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Flipside: Not all externalities are negative

ESG factors have long been viewed as risk factors to manage. Giles Parkinson explores the flipside of this proposition, contending that positive externalities are an under-leveraged investment opportunity.

Flipside: Not all externalities are negative

In 1968, Bobby Kennedy gave a presidential campaign speech at the University of Kansas, where he highlighted the flaws in national accounting methods.

“Gross National Product counts air pollution and cigarette advertising, and ambulances to clear our highways of carnage,” he said. “It counts special locks for our doors and the jails for the people who break them. It counts the destruction of the redwood and the loss of our natural wonder in chaotic sprawl. It counts napalm and counts nuclear warheads and armoured cars for the police to fight the riots in our cities…”

Kennedy’s speech was provocative, and still resonates today. He deftly pointed out that while the economic activity of certain commercial endeavours is neatly recorded in national accounts, its overall effects – many of which are often negative – are not.

Identifying and quantifying ‘negative externalities’ is a crucial part of ESG

Identifying and quantifying ‘negative externalities’ – where the production or consumption of a good or service indirectly has a negative impact on third parties – is a crucial part of integrating environmental, social and governance (ESG) considerations into the investment process. However, the flipside practice is usually overlooked – acknowledging the existence of positive externalities and trying to price them appropriately.

Negative externalities

Sadly, we don’t have to look too far afield in the corporate world to see examples of negative externalities: the polluting chemical company, the price-gouging drug firm, or the clothing manufacturer exploiting workers in its supply chain. Their financial statements do a poor job of capturing economic reality, and the reporting of revenues, profits and cashflows for such companies comes with heavy caveats. Until litigation or controversies break out, the pollution, extortion or exploitation that enable lower costs can result in higher profits.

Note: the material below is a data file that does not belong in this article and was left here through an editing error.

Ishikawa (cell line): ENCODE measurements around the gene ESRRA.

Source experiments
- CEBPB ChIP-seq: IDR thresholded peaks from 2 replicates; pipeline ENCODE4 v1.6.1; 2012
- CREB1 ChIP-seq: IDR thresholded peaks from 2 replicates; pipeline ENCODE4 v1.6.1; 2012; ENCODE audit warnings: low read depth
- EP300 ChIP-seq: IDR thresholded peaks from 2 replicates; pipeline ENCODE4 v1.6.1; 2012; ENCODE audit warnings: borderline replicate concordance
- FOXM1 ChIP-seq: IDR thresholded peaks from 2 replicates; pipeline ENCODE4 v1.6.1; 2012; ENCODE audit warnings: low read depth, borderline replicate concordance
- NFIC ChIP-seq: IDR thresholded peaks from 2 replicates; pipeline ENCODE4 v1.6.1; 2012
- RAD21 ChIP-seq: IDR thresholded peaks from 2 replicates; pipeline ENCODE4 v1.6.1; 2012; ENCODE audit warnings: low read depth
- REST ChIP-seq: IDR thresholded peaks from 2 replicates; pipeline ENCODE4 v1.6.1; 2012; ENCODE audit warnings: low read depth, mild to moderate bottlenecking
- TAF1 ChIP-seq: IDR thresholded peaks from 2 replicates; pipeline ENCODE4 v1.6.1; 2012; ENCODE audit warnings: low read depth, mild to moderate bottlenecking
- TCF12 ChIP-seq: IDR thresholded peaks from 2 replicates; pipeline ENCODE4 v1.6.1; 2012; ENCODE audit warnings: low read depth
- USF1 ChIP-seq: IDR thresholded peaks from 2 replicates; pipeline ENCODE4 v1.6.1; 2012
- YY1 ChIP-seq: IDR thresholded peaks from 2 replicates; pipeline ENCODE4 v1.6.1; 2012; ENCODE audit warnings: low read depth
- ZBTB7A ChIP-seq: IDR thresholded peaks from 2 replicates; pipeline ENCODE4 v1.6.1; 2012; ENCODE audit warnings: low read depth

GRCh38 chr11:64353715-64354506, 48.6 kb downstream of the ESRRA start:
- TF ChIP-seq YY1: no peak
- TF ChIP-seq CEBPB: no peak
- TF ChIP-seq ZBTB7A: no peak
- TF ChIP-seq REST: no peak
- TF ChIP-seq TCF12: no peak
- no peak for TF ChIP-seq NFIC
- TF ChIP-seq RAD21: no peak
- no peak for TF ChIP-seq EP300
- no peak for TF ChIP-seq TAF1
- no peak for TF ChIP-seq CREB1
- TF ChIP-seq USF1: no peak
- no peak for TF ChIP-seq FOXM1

The risk of holding such companies materialises when the negative externality hits the headlines, through a shock event like the BP Deepwater Horizon oil spill in 2010, or ‘Dieselgate’, which shattered Volkswagen’s reputation in 2015.1

Looking under the bonnet, it becomes apparent that some stocks rubber-stamped with a AAA independent ESG rating are in fact exposed to significant negative externalities, from tech to chemicals and apparel.2

All sectors are affected, and it is important for investors to conduct thorough due diligence to properly understand the broader implications for companies.

As we discussed in a recent article on controversies3, investors stand to gain from conducting comprehensive due diligence to avoid such exposures, rather than simply relying on backward-looking scores from ESG rating providers.

These verdicts often fail to reflect improvements made by the firm, meaning they will continue to be excluded from funds that filter automatically on such scores. As an example, MSCI’s ESG rating for Volkswagen plummeted to CCC after the scandal broke in 2015 and remains there to this day. This is despite a significant transformation at the company, ranging from a revised strategy that prioritises electric vehicles to company culture and the protection of whistle blowers.4